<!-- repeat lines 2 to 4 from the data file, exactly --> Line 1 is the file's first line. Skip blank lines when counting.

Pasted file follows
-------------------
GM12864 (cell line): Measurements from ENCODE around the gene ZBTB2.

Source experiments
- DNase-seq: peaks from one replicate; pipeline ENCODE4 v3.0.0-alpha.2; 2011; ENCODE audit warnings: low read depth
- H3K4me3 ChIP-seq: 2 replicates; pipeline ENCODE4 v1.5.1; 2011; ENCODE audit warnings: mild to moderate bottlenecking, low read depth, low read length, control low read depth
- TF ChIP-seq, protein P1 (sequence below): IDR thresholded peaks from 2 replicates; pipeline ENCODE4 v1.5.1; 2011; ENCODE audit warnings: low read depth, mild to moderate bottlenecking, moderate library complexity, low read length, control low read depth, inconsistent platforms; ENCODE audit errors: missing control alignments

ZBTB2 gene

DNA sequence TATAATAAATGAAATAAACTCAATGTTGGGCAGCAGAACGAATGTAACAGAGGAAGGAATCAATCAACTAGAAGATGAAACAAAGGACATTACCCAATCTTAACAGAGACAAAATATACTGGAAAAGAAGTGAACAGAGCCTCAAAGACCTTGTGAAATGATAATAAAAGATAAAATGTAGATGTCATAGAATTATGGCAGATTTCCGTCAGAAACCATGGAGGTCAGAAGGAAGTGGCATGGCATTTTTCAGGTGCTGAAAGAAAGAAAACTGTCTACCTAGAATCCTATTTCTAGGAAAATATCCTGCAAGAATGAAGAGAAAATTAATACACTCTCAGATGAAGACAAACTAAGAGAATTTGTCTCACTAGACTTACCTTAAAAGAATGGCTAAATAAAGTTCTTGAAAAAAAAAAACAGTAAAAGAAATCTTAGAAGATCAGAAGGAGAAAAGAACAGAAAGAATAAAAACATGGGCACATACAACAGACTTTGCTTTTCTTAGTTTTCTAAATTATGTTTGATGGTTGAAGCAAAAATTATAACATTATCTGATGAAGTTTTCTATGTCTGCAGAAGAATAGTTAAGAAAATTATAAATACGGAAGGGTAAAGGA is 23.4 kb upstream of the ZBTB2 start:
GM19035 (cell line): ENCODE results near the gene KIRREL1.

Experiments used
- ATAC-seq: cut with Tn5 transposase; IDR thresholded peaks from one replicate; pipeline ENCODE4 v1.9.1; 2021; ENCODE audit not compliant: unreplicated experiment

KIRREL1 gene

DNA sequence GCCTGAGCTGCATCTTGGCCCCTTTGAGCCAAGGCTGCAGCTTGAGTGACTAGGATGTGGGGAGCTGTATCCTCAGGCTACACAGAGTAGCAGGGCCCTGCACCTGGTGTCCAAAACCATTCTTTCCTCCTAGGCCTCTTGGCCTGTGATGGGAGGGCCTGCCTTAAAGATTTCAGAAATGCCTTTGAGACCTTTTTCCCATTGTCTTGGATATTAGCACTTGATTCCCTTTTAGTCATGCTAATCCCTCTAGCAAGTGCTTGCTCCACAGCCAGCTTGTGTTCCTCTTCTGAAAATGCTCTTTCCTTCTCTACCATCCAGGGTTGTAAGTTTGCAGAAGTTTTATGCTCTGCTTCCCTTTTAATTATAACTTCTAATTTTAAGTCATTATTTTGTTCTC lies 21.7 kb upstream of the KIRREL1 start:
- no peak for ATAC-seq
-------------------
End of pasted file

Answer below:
Source experiments
- DNase-seq: peaks from one replicate; pipeline ENCODE4 v3.0.0-alpha.2; 2011; ENCODE audit warnings: low read depth
- H3K4me3 ChIP-seq: 2 replicates; pipeline ENCODE4 v1.5.1; 2011; ENCODE audit warnings: mild to moderate bottlenecking, low read depth, low read length, control low read depth